AP reports that the Congressional Hispanic Caucus denounced House Democratic leaders Wednesday as "spineless" and little better than Republicans for failing to take on comprehensive immigration reform. Leaders of the all-Democratic caucus, which numbers two dozen, criticized their party leadership at a news conference for instead scheduling hearings on enforcement legislation and specific visa issues. They also complained that they are being blamed for opposing bills strongly supported by other Democrats that would add more visas for certain classes of immigrants, such as high-tech or seasonal workers. Instead, the Hispanic Caucus insists on a comprehensive approach that would provide a path for citizenship for some 12 million illegal immigrants now living in the U.S. Such legislation collapsed in the Senate last year and Democratic House leaders have shown little appetite for trying to revive the highly contentious issue in an election year. Rep. Raul Grijalva of Arizona called the Democratic caucus "spineless."
SENATE PASSES VETERANS BENEFITS ENHANCEMENT ACT OF 2007: Comprehensive bill expands support for disabled veterans, job training, and provides historic Filipino veterans equity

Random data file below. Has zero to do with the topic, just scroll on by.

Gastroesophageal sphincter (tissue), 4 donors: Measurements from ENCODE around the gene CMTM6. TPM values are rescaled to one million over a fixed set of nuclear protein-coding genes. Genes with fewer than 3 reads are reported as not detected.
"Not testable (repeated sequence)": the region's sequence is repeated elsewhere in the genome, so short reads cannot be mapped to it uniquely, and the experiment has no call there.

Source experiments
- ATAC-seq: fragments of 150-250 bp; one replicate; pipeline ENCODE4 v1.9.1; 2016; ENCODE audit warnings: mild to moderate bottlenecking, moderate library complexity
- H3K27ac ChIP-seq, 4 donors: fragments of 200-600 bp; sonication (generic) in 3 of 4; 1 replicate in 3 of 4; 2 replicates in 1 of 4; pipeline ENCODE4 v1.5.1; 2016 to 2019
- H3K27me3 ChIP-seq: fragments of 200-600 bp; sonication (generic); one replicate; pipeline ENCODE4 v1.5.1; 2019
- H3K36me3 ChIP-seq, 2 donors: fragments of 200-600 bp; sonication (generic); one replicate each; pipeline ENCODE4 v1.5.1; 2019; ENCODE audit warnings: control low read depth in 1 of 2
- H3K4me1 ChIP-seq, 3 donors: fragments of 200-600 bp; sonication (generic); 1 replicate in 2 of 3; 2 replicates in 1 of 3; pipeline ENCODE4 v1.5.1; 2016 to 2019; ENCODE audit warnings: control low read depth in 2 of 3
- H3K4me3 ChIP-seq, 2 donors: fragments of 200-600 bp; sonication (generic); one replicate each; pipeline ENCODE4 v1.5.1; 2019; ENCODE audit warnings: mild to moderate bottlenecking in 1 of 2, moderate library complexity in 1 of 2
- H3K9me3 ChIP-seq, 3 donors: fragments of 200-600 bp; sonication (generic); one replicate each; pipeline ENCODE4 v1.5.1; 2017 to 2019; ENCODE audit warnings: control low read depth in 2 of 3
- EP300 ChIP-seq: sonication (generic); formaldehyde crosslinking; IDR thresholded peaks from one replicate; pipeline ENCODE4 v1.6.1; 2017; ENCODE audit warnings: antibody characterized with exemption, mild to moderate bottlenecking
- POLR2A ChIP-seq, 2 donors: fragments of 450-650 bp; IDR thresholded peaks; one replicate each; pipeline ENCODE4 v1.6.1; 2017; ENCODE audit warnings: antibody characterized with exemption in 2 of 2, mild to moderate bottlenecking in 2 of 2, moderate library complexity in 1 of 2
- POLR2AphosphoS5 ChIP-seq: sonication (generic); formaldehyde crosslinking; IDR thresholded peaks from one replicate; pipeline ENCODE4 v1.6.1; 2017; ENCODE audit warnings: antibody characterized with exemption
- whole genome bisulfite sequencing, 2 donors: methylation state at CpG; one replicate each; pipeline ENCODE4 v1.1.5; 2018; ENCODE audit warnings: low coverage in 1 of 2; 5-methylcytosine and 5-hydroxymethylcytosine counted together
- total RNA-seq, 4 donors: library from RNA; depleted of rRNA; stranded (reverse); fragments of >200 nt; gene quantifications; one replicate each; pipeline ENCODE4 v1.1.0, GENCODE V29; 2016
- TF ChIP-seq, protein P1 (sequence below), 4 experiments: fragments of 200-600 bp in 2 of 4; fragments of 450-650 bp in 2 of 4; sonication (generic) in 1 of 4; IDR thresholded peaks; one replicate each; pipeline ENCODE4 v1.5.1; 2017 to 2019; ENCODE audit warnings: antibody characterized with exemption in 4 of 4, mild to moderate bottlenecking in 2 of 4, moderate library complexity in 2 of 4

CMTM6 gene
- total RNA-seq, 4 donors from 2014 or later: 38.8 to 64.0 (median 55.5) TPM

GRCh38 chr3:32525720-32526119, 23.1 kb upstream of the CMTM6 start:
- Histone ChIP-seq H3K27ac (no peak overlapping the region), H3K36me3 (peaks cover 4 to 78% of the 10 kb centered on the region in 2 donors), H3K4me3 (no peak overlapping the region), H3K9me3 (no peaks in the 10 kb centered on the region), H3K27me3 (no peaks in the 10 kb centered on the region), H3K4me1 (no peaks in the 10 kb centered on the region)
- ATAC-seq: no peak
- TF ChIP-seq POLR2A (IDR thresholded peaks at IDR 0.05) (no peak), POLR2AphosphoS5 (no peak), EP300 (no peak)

We posted last week on efforts to provide benefits to Filipino vets. Today, U.S. Senator Daniel K. Akaka (D-HI), Chairman of the Veterans’ Affairs Committee, elatedly applauded his colleagues in the Senate for passing S. 1315, the Veterans Benefits Enhancement Act of 2007 by a vote of 96 to 1. Prior to voting on final passage of the bill, the Senate debated an amendment to remove a provision providing a limited pension for Filipino World War II veterans residing in the Philippines. This amendment was defeated by a vote of 56 to 41, with Akaka leading the charge for the Filipino veterans’ pension. “The Filipino veterans of World War II fought bravely under U.S. military command, helping us win the war only to lose their veteran status by an Act of Congress. I commend my colleagues for supporting those veterans who stood with us,” said Akaka. Akaka continued, “I am also very pleased that the Veterans Benefits Enhancement Act of 2007 can finally move forward. This bill makes needed improvements to veterans’ benefits by expanding and increasing support for veterans, their families, and their survivors. I urge my colleagues in the House to act swiftly on this much needed bill.”